M: Right.

N: Do your techniques involved creatively thinking on how to coach children in understanding what’s happening to their family member? And maybe even becoming involved in some of the quality of life issues that can be improved with these techniques.

M: Yes. I think intergenerational programming is huge, I think currently we have a lot of grandparents outside of the home and more so in assistive living because people aren’t comfortable, a lot of people are busy at work and aren’t comfortable being able to look after their loved one and so by being in the assistive living they sometimes have less access to children. And so there are tons of researcher that are now realizing let’s have a daycare close, let’s really make it a point to combine these groups. And I think that sometimes the challenges are having the time and the funding to make something that is really effective because you can’t simply take a group of children and a group of people with dementia and sort of just say okay mingle, do you know what I mean? It has to be intentional and structured in a way. But yes, art is perfect way to blend the two, and there’s also a big outlet right now for recreations of books that are similar to children’s book, but they are made for older adults and they highlight information for older adults that still supplies dignity and respect and isn’t belittling their wisdom but that is simple to follow that children and adults can read together, so things like that are very exciting.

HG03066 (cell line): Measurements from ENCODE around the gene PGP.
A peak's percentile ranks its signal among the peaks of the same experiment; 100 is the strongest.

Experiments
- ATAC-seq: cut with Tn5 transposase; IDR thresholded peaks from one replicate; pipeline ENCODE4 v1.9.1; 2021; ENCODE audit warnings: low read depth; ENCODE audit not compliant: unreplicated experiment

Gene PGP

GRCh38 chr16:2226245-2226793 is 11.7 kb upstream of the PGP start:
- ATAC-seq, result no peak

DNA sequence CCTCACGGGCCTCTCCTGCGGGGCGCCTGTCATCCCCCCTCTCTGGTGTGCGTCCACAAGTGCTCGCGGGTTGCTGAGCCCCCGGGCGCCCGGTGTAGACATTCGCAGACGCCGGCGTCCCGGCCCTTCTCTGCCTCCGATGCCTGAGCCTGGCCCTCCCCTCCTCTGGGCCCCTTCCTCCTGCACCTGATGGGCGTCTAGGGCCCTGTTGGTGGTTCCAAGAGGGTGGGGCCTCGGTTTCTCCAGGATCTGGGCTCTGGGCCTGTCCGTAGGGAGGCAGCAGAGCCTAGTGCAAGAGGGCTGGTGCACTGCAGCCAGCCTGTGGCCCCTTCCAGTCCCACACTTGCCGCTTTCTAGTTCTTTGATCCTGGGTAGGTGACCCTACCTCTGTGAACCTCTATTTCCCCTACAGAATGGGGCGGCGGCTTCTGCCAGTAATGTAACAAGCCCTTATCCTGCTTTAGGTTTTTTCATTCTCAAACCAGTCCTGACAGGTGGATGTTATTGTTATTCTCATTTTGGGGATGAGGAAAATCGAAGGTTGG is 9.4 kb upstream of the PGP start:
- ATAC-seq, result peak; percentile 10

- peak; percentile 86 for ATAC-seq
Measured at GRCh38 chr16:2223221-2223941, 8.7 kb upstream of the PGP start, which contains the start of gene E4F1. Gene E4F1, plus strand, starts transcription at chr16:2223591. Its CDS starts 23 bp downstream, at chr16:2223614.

N: And direct our listeners to a website where they can get more information about you and about creative coaching as it applies to dementia care?

M: Yeah, I am on Facebook http://www.mnartists.org

N: Alright, well Mindy thank you so much for joining us today on Health Professional Radio. It’s been a pleasure.

M: Thank you so much.

N: You’ve been listening to Health Professional Radio, I’m your host Neal Howard. We’ve been in studio talking with Mindy Bolton, Creativity Coach and Dementia Care Practitioner utilizing Improvisational Theater Techniques, Visual Arts, even Dance and Music to engage those suffering with Alzheimer’s and dementia, in order to improve their quality of life. Transcript and audio of this program are available at healthprofessionalradio.com.au and also at hpr.fm. And you can subscribe to our podcast on iTunes.